Pei-Yu Wei is an intern for Asia Studies at the Council on Foreign Relations.
On February 17, 2016, three Chinese “parachute kids” were sentenced to prison after bullying their classmate last March in Rowland Heights, California. Yunyao “Helen” Zhai, Xinlei “John” Zhang, and Yuhan “Coco” Yang, were part of a group of twelve who kidnapped and assaulted a classmate over unsettled restaurant bills and arguments over a boy. After luring the victim to meet with them, the bullies took her to a park where they repeatedly beat her, kicked her with high-heels, and burned her with cigarette butts. Zhai, Zhang, and Yang were arrested, while the rest of the group fled, some reportedly back to China. Initially charged with torture, kidnapping, and assault, all three of the defendants plead no contest to the kidnapping and assault charges. In return, the torture charge was dropped. Zhai, Yang, and Zhang were sentenced to thirteen, ten, and six years, respectively, and will be immediately deported after completing their terms.
The high schoolers’ actions sparked a wide debate in China, which has been dominated by the issue of the lack of parental supervision for “parachute kids,” young international students who come to the United States to study without their families. Online discussions have also identified deeper legal and cultural differences, which may have contributed to the impunity with which the students carried out the attack, and the ways that their parents later attempted to smooth over the incident. In fact, such gaps in understanding have become more apparent among Chinese students studying in the United States and their families.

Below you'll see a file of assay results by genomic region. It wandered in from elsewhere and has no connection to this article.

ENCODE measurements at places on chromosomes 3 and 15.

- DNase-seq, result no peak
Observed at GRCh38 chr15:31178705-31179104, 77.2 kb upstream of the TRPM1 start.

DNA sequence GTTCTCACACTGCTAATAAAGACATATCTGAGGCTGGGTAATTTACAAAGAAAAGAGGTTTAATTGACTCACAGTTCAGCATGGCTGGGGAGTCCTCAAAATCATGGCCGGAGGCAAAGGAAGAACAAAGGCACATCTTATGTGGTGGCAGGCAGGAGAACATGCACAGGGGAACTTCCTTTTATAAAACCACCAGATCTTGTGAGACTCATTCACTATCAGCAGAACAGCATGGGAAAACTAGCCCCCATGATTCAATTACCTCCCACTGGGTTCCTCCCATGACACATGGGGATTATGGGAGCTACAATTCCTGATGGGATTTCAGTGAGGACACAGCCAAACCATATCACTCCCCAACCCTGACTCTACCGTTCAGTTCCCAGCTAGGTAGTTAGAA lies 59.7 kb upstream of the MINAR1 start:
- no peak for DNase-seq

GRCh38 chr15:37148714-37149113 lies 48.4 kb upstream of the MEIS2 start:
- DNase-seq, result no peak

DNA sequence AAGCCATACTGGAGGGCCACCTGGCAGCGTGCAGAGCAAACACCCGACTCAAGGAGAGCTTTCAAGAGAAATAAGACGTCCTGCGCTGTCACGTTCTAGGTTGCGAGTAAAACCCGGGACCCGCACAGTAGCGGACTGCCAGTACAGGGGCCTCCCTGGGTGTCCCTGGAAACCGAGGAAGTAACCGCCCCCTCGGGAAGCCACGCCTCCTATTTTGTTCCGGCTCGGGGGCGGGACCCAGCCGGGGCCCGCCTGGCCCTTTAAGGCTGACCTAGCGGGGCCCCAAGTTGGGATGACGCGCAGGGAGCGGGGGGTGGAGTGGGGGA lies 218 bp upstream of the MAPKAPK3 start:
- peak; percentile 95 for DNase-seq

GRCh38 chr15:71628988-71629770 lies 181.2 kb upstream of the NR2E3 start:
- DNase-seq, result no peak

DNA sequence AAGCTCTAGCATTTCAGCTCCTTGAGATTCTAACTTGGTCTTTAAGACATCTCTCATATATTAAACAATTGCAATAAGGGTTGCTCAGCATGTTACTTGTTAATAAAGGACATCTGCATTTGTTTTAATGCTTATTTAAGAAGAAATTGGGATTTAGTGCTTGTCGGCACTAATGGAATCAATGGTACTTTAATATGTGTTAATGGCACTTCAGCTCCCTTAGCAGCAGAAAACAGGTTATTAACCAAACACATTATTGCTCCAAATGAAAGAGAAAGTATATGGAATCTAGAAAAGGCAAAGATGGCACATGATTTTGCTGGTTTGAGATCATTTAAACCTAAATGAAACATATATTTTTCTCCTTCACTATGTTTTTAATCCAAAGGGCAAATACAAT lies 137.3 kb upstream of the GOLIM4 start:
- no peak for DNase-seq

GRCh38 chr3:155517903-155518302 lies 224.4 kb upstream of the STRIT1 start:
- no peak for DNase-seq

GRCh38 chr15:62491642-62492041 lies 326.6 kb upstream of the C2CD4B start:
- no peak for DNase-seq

With its large population and growing middle class, China has sent an increasing number of “parachute kids” in recent years, especially in the fifteen-nineteen year age group. As of 2013, the number of Chinese students attending U.S. high schools exceeded 23,000. Many students seek to escape the ultra-competitive national collegiate examination in China, to receive a more well-rounded and flexible education, or to get a leg-up in applying to American colleges.
While most “parachute kids” have gone on to succeed, many have encountered challenges. At a young age, the students face culture shocks, language barriers, and loneliness. Although many of the students live with host families, the hosts often only provide room and board, and students are left isolated. These factors, coupled with the daunting problem of handling one’s own free time and copious amounts of spending money sent by guilty parents, often cause children to withdraw from classmates and teachers, or to lash out.
At the same time, bullying incidents similar to or more severe than that in Rowland Heights have become increasingly common in China itself. In 2014, forty-three extreme bullying cases were exposed by the Chinese media. The number of cases reached twenty-six in the first three months of 2015. In June 2015, Huang Tanghong, a senior in Fujian province, was beaten so badly that he was hospitalized for a ruptured spleen. While the case drew widespread attention in China and the authorities took the bullies into custody, the perpetrators were ultimately released when their parents paid Huang’s family approximately $33,000 in compensation. Huang’s plight was not an isolated case. In fact, incidents of extreme bullying are often settled out-of-court through monetary compensation and interventions from educational authorities. Expulsions are rare, let alone jail time. Under China’s current Child Protection Law, those between the ages of fourteen and sixteen can only be subject to criminal punishment for committing heinous crimes, namely rape and murder. All these factors can lead to significant cultural misunderstandings.